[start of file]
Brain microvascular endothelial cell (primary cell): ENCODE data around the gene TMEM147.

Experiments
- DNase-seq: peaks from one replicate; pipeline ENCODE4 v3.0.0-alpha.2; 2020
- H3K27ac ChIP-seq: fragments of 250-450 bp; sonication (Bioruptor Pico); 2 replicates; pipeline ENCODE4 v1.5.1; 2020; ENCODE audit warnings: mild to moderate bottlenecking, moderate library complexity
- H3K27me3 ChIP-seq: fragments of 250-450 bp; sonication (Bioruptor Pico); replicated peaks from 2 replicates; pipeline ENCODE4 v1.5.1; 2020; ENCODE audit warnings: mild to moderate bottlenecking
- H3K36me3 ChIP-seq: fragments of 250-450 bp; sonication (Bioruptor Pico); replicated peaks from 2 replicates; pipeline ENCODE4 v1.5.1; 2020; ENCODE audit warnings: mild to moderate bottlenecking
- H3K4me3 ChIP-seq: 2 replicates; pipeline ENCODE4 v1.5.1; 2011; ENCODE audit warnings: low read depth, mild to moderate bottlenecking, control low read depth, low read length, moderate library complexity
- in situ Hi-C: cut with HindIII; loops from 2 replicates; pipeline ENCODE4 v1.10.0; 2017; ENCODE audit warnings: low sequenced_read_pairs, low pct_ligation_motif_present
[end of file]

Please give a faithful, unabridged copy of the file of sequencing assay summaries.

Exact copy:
Brain microvascular endothelial cell (primary cell): ENCODE data around the gene TMEM147.

Experiments
- DNase-seq: peaks from one replicate; pipeline ENCODE4 v3.0.0-alpha.2; 2020
- H3K27ac ChIP-seq: fragments of 250-450 bp; sonication (Bioruptor Pico); 2 replicates; pipeline ENCODE4 v1.5.1; 2020; ENCODE audit warnings: mild to moderate bottlenecking, moderate library complexity
- H3K27me3 ChIP-seq: fragments of 250-450 bp; sonication (Bioruptor Pico); replicated peaks from 2 replicates; pipeline ENCODE4 v1.5.1; 2020; ENCODE audit warnings: mild to moderate bottlenecking
- H3K36me3 ChIP-seq: fragments of 250-450 bp; sonication (Bioruptor Pico); replicated peaks from 2 replicates; pipeline ENCODE4 v1.5.1; 2020; ENCODE audit warnings: mild to moderate bottlenecking
- H3K4me3 ChIP-seq: 2 replicates; pipeline ENCODE4 v1.5.1; 2011; ENCODE audit warnings: low read depth, mild to moderate bottlenecking, control low read depth, low read length, moderate library complexity
- in situ Hi-C: cut with HindIII; loops from 2 replicates; pipeline ENCODE4 v1.10.0; 2017; ENCODE audit warnings: low sequenced_read_pairs, low pct_ligation_motif_present